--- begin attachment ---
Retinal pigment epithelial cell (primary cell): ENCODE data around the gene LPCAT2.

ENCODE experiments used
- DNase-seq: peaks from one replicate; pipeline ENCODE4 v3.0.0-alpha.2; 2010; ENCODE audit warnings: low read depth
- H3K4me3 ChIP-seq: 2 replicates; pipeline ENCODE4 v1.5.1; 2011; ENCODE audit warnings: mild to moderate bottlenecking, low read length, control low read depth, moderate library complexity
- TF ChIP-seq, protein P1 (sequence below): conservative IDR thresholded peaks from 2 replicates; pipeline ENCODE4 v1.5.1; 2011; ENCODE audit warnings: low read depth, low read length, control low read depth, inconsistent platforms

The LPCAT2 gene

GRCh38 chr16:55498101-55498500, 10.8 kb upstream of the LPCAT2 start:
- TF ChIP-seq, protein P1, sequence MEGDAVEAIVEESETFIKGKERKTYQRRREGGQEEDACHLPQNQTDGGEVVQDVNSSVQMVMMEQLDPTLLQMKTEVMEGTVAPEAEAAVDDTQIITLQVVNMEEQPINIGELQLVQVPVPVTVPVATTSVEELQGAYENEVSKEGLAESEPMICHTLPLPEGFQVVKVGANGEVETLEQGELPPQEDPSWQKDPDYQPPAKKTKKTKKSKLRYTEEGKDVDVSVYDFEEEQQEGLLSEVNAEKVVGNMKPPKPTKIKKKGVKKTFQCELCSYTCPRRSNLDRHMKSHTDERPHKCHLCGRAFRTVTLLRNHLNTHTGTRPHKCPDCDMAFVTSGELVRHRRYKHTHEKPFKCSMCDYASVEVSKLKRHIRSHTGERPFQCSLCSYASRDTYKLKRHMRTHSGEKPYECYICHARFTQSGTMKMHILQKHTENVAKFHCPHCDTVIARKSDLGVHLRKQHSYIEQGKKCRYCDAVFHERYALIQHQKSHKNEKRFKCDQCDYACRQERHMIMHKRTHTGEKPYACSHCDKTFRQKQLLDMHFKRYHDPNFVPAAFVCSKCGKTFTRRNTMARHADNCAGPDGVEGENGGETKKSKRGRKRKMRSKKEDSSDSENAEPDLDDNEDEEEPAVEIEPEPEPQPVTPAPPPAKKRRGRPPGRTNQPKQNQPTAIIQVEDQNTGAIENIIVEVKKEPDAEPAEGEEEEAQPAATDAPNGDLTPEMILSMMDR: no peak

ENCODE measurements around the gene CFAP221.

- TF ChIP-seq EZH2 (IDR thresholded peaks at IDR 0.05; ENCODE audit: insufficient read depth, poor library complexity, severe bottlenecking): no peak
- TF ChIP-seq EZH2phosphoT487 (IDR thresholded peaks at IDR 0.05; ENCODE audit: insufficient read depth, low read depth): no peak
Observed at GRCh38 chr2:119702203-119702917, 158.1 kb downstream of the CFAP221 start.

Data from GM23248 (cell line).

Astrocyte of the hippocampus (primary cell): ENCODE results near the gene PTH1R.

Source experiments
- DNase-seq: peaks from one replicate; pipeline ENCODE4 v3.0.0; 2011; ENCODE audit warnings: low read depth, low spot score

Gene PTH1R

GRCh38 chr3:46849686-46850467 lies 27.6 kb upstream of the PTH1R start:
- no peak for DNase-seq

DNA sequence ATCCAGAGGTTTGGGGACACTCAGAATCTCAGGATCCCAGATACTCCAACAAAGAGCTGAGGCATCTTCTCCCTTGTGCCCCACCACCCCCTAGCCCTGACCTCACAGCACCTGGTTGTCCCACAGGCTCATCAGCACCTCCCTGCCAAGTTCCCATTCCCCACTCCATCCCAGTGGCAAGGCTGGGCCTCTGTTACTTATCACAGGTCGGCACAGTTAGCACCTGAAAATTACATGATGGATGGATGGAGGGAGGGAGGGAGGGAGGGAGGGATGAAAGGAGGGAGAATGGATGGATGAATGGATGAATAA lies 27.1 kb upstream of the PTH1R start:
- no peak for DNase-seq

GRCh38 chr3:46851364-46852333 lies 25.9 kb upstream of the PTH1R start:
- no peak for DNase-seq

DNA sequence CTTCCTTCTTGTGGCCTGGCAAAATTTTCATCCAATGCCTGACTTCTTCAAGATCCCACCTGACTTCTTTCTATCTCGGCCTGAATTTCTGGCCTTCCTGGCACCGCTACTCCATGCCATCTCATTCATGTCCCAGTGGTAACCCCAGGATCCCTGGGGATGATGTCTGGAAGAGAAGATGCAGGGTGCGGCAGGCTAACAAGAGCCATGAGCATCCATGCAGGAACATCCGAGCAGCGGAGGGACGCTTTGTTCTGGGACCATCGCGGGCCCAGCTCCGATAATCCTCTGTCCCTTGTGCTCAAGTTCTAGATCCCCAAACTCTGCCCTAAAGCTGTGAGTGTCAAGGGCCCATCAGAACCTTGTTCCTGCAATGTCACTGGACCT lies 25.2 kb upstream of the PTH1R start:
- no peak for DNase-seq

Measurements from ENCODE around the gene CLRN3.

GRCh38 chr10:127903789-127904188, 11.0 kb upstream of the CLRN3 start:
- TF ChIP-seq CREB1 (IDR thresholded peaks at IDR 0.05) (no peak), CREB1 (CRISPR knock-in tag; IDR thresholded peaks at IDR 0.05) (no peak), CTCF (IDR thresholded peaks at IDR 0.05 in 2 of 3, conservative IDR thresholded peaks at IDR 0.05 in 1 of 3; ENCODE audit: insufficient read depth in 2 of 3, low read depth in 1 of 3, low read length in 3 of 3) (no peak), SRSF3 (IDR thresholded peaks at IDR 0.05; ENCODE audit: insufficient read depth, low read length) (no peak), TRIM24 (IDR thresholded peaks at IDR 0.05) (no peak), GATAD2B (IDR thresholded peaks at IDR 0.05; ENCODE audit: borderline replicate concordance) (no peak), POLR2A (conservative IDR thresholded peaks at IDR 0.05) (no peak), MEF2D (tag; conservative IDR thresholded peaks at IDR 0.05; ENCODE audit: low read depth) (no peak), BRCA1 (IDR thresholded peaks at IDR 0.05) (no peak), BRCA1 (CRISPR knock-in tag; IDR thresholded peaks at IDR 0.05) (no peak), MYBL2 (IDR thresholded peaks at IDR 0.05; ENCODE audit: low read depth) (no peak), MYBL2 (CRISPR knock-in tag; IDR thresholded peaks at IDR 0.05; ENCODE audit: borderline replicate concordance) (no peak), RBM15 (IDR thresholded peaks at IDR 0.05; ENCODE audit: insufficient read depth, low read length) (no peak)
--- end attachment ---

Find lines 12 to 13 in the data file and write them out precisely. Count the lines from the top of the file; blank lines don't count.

Observed at GRCh38 chr2:119702203-119702917, 158.1 kb downstream of the CFAP221 start.

Data from GM23248 (cell line).